Publication: Monitor Volume: 5 Issue: 83

Russia yesterday found itself at the center of a frenzied wave of diplomatic activity aimed at finding a peaceful resolution to the crisis in Kosovo. A day after U.S. Deputy Secretary of State Strobe Talbott held talks in Moscow with the special Russian envoy for Kosovo, former Prime Minister Viktor Chernomyrdin, and with Foreign Minister Igor Ivanov, several more Western visitors arrived in Moscow yesterday for similar consultations. They were headed by Greek Foreign Minister Georgios Papandreou and German Defense Minister Rudolf Scharping. UN Secretary General Kofi Annan also arrived in the Russian capital for high-level talks today.

Indeed, yesterday’s activities in Moscow were only a prelude to today’s schedule, when Annan, Papandreou and Canadian Foreign Minister Lloyd Axworthy are expected to meet with Ivanov for talks on the Kosovo crisis.

Chernomyrdin, meanwhile, began a new diplomatic mission today which will take him to Germany and Italy. After meeting in Moscow this morning with UN Secretary-General Kofi Annan, Chernomyrdin repeated Russia’s view that the UN must play a central role in any settlement of the Kosovo crisis. Speaking at Moscow’s Vnukovo 2 airport before his departure to Bonn, Chernomyrdin said that he was bearing with him specific new proposals which had been approved by Russian President Boris Yeltsin. According to Chernomyrdin’s brief description of these proposals, they include the requirement that NATO stop bombing as a precondition to any movement on the part of the Serbs, a condition which NATO had previously rejected out of hand (Itar-Tass, AP, April 29).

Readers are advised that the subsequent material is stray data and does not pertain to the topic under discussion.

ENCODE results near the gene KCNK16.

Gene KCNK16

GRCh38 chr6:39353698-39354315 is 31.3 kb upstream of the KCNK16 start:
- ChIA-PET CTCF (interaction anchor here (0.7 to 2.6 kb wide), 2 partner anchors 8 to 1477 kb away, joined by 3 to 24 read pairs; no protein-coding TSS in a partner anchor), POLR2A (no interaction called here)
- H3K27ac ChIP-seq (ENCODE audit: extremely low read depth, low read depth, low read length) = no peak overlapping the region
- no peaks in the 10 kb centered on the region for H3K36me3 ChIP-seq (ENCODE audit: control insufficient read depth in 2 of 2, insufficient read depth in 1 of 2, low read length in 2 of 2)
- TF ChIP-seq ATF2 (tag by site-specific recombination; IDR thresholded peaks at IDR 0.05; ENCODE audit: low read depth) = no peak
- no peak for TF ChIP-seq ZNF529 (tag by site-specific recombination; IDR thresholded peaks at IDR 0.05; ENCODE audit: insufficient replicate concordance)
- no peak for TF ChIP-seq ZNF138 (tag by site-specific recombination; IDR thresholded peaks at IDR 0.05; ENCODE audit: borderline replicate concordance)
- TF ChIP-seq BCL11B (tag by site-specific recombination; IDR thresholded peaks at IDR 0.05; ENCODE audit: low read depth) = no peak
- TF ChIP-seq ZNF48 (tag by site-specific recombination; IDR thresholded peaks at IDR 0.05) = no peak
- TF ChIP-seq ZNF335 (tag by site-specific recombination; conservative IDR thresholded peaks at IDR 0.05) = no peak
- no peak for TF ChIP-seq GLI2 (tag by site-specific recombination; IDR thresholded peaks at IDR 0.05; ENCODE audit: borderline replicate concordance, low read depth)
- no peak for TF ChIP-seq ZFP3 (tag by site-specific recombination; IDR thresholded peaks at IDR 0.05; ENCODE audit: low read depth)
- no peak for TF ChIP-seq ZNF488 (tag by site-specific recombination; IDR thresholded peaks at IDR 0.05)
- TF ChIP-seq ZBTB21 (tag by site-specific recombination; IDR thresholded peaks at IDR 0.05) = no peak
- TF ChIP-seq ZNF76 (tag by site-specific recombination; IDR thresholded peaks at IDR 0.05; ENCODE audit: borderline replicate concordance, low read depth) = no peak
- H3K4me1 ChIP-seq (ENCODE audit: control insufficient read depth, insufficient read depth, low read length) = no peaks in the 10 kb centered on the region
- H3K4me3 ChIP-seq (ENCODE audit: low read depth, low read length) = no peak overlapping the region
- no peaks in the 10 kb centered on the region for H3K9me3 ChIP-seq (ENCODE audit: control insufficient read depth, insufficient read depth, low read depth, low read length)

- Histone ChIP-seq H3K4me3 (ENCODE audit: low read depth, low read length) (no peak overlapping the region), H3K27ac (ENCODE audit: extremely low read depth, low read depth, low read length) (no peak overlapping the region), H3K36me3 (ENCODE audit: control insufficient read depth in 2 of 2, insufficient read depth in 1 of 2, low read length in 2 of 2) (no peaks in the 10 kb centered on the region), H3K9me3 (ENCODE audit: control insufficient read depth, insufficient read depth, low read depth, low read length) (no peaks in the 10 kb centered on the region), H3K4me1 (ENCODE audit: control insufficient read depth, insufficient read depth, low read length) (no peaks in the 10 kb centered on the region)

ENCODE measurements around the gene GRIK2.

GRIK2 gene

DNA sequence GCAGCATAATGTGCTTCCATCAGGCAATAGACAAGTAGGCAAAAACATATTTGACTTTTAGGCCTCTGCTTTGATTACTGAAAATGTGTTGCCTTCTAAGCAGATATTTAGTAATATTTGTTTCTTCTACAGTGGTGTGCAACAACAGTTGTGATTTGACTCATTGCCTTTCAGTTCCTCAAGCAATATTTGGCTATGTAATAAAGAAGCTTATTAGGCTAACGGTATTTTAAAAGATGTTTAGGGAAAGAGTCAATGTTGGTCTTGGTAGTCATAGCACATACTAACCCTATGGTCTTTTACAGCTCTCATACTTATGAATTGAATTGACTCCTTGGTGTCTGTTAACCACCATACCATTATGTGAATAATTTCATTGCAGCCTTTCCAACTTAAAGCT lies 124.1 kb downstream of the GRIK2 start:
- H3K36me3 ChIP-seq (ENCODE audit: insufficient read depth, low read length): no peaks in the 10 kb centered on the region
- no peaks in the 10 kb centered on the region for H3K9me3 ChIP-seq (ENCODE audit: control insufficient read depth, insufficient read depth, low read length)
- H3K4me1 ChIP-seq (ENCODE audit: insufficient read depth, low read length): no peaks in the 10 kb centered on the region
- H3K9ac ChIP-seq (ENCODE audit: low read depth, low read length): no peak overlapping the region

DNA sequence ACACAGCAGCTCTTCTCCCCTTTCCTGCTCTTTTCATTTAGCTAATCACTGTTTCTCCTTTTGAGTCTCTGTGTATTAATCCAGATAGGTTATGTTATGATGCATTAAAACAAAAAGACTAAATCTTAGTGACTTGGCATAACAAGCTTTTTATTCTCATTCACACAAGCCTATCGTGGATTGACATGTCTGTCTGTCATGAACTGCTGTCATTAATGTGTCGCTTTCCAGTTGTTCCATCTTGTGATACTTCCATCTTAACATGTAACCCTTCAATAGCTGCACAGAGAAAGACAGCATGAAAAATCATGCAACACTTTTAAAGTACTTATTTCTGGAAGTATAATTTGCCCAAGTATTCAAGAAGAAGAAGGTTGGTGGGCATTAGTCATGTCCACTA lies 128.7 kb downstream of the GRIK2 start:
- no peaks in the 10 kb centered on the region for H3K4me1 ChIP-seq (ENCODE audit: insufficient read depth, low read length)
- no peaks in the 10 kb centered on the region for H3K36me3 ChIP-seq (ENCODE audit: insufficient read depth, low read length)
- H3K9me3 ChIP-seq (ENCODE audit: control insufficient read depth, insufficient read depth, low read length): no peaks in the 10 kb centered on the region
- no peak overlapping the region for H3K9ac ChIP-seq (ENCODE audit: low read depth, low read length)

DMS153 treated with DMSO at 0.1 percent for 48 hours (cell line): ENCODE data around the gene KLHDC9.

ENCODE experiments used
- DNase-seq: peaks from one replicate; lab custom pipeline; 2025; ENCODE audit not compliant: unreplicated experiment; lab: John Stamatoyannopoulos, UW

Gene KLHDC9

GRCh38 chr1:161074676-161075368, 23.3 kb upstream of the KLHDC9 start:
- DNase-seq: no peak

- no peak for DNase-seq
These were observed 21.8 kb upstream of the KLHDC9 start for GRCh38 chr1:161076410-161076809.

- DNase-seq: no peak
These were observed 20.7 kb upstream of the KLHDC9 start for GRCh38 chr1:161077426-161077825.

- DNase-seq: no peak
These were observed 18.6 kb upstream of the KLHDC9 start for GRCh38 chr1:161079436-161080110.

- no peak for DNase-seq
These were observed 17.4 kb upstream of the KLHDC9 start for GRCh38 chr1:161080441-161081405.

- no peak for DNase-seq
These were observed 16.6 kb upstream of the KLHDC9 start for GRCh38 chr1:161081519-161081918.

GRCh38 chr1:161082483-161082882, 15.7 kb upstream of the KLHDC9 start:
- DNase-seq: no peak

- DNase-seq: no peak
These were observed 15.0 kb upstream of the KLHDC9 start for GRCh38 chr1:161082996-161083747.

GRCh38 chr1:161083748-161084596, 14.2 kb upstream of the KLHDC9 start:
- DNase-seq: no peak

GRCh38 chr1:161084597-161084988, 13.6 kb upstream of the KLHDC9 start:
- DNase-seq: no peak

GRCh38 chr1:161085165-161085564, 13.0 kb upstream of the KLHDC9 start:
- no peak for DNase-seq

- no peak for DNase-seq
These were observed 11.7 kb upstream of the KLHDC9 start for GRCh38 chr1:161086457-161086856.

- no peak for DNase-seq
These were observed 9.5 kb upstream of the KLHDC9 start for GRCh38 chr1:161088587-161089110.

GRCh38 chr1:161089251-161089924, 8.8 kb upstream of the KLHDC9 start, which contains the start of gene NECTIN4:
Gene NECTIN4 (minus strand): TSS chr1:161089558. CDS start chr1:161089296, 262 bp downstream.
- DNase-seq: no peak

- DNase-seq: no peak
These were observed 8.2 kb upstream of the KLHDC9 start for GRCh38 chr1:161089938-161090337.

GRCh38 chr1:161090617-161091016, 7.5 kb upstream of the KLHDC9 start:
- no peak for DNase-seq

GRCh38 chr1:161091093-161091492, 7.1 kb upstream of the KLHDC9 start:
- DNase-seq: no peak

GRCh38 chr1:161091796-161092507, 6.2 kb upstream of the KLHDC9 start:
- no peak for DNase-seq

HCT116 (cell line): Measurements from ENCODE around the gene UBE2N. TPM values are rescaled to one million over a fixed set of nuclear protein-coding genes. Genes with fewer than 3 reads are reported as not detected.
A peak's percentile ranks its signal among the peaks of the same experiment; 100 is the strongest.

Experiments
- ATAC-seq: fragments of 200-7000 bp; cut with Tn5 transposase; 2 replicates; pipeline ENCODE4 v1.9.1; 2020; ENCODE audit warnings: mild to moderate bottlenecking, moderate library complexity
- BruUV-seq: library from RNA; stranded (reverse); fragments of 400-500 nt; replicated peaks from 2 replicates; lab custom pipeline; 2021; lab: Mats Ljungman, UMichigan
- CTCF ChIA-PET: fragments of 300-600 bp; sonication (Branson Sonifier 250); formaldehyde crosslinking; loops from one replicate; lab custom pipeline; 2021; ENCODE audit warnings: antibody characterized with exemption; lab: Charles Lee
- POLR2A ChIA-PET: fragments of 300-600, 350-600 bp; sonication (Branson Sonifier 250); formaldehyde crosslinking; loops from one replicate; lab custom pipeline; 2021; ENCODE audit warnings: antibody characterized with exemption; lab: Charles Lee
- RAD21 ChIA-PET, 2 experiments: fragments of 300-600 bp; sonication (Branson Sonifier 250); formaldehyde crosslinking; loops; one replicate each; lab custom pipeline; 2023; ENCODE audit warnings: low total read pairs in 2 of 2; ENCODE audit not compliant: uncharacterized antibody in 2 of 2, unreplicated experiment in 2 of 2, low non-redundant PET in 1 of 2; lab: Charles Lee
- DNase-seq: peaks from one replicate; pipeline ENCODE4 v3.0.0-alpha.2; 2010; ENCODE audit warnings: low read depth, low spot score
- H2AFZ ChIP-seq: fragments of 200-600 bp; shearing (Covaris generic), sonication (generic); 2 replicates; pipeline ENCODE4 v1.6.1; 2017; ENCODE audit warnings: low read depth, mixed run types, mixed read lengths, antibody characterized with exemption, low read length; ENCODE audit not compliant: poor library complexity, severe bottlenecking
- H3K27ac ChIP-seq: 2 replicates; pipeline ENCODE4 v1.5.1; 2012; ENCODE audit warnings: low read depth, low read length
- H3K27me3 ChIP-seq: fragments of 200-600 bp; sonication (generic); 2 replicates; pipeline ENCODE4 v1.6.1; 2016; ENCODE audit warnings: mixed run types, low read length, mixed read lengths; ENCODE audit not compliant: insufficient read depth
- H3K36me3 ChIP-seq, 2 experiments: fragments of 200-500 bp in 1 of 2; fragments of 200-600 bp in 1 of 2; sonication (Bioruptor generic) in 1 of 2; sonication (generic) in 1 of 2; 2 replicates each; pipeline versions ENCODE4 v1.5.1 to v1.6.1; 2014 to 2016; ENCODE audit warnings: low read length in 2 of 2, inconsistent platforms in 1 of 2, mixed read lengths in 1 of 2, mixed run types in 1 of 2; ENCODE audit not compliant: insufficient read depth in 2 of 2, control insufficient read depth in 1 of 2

Tomorrow Chernomyrdin is scheduled to travel once again to Belgrade, where he will meet with Yugoslav President Slobodan Milosevic (Russian and Western agencies, April 28), with whom he held talks in Belgrade on April 22, on the eve of NATO’s fiftieth anniversary summit–talks which appeared to move NATO and Yugoslavia no closer to a political settlement.

There were no obvious signs after yesterday’s various consultations in Moscow suggesting that the diplomatic situation around Kosovo had changed for the better. After speaking with Chernomyrdin, however, German Defense Minister Scharping did make mention of “elements that increase the hope of a political solution slightly.” And in Berlin, German Chancellor Gerhard Schroeder reportedly spoke to his cabinet of a “new momentum” in diplomacy aimed at resolving the Balkans conflict. The German government, in fact, under pressure at home for an end to NATO airstrikes on Yugoslavia, has taken the lead in the latest such initiative. Germany has–among other things–invited senior officials from the G-7 countries and Russia to meet in Bonn on May 3 to discuss the crisis (AP, April 28).